Newsweek Goes All Digital While OCRegister Revitalizes Print

In 1984, Dr. (and Ghostbuster) Egon Spengler declared, “print is dead.” He was certainly on to something, but his conclusion was a bit premature.

Newsweek, the venerable weekly news magazine, has been publishing steadily since 1933. At that time, the magazine cost 10 cents an issue or you could buy a full year subscription for $4.00. Inside the pages — solid news reporting and in-depth looks at people and issues you thought you knew. But it’s the covers that made Newsweek famous, from their undoctored OJ mugshot to Obama with a rainbow halo.

Well, the reporting will live on but the mag’s cover days are almost over. At the end of this year, Newsweek as a print magazine will cease to exist. After that, it’s all digital. You’ll still have to pay for a subscription but the issues will arrive in your iPad instead of your mailbox.

Facebook Invites Mobile Users to Install Apps Now

Facebook has initiated a strong call to action on their mobile app ads by adding the words “Install Now” at the bottom.

The previous design was less specific with only a Try These Apps header and a small, clickable arrow. Now, there’s no question about what you’re supposed to do and what will happen when you do it.

Here’s a screenshot of the new ad in action courtesy of Ryan Spoon.

It’s a good looking square for mobile. It’s clear, it’s not cluttered and I know exactly what to do when I see it.

This new ad pulls the header graphic from the App Center page and it shows the star rating and how many of your friends are using it. Good info all around.

On Twitter Brand Retweets Are Up but Original Posts Are Down. Is that Good News or Bad News?

To Tweet or ReTweet, that is the question. Whether ’tis nobler in the mind to speak to the world in words that are your own; Or to share the words already crafted by informed others and by not opposing them, give in to the trend?

A new study by Bazaarvoice says folks are now leaning more toward the reTweet than the Tweet but can you blame them? reTweeting is easy. It’s mindless. Whereas creating new Tweets takes time and thought.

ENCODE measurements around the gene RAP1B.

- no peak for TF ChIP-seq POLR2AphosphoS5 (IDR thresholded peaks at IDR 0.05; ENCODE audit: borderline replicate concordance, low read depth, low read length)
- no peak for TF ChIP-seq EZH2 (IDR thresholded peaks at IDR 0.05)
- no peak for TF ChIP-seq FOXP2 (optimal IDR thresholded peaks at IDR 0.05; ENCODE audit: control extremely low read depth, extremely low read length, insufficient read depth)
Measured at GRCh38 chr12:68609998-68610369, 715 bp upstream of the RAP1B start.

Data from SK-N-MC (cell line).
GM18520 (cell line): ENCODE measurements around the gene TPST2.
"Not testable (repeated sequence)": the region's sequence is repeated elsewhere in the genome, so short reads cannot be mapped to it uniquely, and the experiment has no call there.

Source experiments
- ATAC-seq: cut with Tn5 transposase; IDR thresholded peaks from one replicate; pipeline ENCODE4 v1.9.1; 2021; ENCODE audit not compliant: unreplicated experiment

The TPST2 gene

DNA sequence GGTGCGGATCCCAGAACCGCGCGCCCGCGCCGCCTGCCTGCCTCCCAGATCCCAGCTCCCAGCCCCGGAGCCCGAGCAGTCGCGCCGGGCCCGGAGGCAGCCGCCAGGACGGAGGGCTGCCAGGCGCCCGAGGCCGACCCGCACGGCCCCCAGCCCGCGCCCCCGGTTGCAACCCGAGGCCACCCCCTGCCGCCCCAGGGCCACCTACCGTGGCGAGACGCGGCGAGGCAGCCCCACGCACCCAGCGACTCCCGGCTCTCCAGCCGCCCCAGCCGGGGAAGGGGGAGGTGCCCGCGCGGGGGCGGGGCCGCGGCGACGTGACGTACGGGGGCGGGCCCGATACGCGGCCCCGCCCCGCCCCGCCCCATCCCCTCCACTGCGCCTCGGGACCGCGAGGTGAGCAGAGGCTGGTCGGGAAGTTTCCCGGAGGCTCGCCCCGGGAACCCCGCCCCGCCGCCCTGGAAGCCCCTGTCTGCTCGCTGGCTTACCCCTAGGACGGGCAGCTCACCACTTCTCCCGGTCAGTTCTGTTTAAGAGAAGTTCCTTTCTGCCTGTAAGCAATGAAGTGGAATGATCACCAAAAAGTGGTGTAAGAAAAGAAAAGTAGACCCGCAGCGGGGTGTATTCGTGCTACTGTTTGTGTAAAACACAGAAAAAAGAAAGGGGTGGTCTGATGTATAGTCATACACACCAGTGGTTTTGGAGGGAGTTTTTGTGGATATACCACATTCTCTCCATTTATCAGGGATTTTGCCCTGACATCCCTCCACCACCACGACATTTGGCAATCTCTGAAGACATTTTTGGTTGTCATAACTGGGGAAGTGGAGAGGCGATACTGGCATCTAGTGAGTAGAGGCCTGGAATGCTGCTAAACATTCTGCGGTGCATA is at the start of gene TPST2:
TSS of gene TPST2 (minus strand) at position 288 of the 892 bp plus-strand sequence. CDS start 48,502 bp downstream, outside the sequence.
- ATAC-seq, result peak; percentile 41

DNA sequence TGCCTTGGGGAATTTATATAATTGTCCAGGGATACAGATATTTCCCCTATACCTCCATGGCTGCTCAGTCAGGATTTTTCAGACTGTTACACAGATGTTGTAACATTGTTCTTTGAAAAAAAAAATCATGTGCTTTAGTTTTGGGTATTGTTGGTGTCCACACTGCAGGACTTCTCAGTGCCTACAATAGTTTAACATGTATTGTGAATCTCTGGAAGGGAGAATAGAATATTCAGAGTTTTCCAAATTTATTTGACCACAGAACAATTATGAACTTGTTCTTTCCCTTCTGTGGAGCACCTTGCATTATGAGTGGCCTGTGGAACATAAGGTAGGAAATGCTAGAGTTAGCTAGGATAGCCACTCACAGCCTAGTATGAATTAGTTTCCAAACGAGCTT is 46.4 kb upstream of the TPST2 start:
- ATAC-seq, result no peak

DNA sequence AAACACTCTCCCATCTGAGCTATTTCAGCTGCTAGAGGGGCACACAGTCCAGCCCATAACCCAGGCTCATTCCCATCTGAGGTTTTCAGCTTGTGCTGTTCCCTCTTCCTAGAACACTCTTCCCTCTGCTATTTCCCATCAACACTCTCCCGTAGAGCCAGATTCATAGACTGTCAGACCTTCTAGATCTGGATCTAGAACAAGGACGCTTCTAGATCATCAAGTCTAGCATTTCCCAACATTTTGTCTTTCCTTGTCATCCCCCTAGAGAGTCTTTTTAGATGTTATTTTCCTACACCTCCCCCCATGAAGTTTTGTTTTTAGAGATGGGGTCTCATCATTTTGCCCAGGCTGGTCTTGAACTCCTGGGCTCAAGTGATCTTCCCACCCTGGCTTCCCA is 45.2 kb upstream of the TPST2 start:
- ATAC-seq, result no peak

This chart from The Conversation Index Volume 5 shows that the proportion of original brand Tweets (the turquoise shaded area) has dropped to 78% from 85% in 2010. Branded reTweets are on the rise (the dark bar). Just look at how far we’ve come since 2010. But is this a good thing or a bad thing?

LinkedIn Launches Slick New Profile Page Design

LinkedIn is full of useful information, but I’ve always found the interface to be cluttered and clunky. Looks like I wasn’t alone in that because they’ve just redesigned the profile page and it’s sweet. (Not that I’m taking credit for forcing a change but. . . . )

Glory be, the new format is not just one big block of text. Now they’re using well-defined boxes and colorful graphics to move your eye around the page. And as welcome as that is, it’s not just about good looks. One big change appears to be the ability to move sections around. In the current profiles, the Activity feed is to the right, but in the new version, you can make it the main section under your header. For someone like me, who sells content for a living, Activity is more important than Experience which is currently the most prominent section.

I’d Like to Order a Medium Pizza with a Side of Louboutin Shoes

If you have a craving for a peperoni pizza and a new pair of fashionable shoes, relax — you can have them both in under 90 minutes.

Shutl’s rockets are on the way from the UK to the USA. Once they get here, they’ll start delivering  your online purchases to your home or office, sometimes in under an hour. According to their website, their fastest delivery time in the past week was 20m:26 seconds. I can’t imagine them beating that in Los Angeles where it takes 20 minutes just to go five blocks but they’re going to try.

The company is launching soon in ten US cities: Atlanta, Washington, Chicago, Philadelphia, Boston, Miami, Houston, Los Angeles, Montreal and Toronto. They aren’t showing off a list of stores yet, but in the UK they include electronics hub Maplin, Laithewaites Wines and several fashion outlets such as Karen Miller and Oasis.

Shopping Engagement: Facebook Has the Reach but Pinterest Has the Passion

When it comes to online shopping neither Facebook nor Pinterest has had much success with conversions, but that doesn’t mean you should stop trying. Bizrate Insights asked consumers to list the reasons they use either of the social sites, then they compared the results with this handy-dandy chart.

Users of both sites found them to be entertaining and a good place to connect with people who have similar interests. But after that, it’s all Pinterest. Look at the second set of bars. 70% of Pinterest users said the site inspires them to buy things. That’s huge.

Facebook’s Head of Brand Design Says it’s Time for More Talk and Less Action

Do you believe in love at first sight? Paul Adams of Facebook doesn’t. He says good relationships take time to develop, whether you’re looking for a mate or a customer for your business.

Adams, Global Head of Brand Design at Facebook, was a guest at this week’s Pivot Conference. His topic? Six principles for being social on Facebook. What it amounts to is the concept that you should consider how people use Facebook before reaching out to people on Facebook. Sounds simple, doesn’t it?

Adams says that most brands come on too strong and that’s a turnoff for a potential brand follower. In other words, think of your social media interactions as a first date. Woo your fans with lightweight interactions so they have a chance to feel comfortable.